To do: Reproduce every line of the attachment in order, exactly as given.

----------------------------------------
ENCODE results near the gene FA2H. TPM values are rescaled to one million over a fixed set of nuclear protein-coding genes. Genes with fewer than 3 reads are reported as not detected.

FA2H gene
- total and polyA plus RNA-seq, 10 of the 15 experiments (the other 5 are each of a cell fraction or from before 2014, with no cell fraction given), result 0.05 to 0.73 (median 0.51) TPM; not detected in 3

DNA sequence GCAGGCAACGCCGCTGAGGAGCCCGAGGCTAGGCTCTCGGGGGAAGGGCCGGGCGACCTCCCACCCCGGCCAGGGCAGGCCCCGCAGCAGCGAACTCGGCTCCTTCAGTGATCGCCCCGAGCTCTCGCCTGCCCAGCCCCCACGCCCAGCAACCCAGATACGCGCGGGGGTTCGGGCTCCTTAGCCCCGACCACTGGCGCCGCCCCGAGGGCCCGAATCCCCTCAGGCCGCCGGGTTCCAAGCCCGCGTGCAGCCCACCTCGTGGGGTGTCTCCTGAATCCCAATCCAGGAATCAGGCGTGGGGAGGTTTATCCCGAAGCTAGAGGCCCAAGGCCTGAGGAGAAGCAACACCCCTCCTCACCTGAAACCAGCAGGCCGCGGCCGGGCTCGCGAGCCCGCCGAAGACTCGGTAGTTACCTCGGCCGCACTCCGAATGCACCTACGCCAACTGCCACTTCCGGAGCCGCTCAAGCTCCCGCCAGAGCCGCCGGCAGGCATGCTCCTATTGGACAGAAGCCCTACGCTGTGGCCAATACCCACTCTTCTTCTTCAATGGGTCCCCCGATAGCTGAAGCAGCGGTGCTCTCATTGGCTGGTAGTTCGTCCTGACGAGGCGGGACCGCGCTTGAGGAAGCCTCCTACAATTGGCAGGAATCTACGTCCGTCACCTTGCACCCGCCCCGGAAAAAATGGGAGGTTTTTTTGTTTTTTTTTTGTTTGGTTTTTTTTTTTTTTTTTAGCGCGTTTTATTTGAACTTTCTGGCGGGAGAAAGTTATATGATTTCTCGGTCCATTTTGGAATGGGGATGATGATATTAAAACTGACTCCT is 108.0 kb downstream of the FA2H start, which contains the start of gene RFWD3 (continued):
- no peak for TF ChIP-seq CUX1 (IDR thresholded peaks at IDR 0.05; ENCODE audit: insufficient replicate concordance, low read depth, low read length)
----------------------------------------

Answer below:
ENCODE results near the gene FA2H. TPM values are rescaled to one million over a fixed set of nuclear protein-coding genes. Genes with fewer than 3 reads are reported as not detected.

FA2H gene
- total and polyA plus RNA-seq, 10 of the 15 experiments (the other 5 are each of a cell fraction or from before 2014, with no cell fraction given), result 0.05 to 0.73 (median 0.51) TPM; not detected in 3

DNA sequence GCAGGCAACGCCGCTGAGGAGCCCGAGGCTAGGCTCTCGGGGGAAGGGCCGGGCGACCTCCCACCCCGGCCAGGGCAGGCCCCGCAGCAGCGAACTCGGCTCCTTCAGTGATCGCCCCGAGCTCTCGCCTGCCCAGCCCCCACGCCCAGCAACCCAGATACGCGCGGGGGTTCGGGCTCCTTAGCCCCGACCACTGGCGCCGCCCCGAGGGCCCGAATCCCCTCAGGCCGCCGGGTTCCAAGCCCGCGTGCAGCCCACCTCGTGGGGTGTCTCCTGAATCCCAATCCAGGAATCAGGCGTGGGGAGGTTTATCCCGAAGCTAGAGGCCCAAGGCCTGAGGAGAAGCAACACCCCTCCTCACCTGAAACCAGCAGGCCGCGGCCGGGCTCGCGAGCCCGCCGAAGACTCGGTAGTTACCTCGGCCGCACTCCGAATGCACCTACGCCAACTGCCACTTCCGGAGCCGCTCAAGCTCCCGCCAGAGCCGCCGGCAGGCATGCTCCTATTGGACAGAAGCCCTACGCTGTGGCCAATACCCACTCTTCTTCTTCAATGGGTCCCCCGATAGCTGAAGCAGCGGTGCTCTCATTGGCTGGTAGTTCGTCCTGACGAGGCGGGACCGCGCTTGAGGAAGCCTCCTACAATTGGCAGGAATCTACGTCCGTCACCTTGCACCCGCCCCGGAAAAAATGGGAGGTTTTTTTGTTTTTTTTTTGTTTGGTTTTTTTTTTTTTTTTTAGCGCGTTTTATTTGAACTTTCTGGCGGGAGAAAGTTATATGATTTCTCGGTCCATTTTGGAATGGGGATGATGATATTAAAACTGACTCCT is 108.0 kb downstream of the FA2H start, which contains the start of gene RFWD3 (continued):
- no peak for TF ChIP-seq CUX1 (IDR thresholded peaks at IDR 0.05; ENCODE audit: insufficient replicate concordance, low read depth, low read length)